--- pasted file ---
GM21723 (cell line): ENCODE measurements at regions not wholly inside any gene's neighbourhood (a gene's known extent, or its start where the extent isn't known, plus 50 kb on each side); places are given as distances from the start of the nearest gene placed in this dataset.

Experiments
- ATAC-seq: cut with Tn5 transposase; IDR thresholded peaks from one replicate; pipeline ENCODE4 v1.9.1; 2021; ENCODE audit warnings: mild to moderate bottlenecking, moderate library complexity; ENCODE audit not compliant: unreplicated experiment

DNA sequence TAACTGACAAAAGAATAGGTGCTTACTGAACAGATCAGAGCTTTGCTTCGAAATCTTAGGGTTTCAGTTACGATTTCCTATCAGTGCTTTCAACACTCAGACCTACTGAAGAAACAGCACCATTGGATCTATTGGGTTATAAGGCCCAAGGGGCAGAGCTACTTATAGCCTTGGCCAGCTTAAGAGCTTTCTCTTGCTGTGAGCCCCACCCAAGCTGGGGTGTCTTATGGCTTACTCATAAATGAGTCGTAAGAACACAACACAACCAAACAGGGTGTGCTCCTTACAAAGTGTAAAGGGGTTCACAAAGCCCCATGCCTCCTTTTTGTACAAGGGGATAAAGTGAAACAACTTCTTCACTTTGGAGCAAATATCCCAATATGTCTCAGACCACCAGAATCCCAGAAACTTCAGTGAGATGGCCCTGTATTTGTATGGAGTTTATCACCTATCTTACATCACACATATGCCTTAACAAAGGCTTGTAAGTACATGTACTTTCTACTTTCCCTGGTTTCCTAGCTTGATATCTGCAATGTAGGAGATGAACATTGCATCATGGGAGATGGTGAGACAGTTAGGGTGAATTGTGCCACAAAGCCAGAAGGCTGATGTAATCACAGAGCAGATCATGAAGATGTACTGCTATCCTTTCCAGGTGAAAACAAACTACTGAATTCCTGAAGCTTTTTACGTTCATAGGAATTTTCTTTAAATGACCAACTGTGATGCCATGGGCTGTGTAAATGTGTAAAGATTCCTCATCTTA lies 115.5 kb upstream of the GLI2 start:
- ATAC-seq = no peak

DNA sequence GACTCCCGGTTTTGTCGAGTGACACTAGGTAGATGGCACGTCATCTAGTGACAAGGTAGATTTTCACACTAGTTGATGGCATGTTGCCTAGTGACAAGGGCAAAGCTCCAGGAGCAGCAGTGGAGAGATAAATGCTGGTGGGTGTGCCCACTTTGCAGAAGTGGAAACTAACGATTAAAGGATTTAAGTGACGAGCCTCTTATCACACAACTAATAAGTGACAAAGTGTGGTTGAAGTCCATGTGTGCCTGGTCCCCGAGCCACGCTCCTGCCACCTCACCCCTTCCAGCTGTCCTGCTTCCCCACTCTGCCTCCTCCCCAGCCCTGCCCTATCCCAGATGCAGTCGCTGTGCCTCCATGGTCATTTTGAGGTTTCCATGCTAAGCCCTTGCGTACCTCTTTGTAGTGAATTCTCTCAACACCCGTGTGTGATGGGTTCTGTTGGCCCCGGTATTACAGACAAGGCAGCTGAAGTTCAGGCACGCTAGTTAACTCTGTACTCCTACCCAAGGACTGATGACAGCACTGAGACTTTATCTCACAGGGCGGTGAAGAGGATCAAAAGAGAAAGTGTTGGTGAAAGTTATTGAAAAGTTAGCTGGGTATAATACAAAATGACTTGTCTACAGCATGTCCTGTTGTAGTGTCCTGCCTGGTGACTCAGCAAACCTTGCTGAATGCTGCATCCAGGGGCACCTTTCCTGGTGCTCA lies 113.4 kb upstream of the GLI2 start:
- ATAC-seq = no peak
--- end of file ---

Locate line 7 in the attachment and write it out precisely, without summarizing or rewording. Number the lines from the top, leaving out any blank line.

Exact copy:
- ATAC-seq = no peak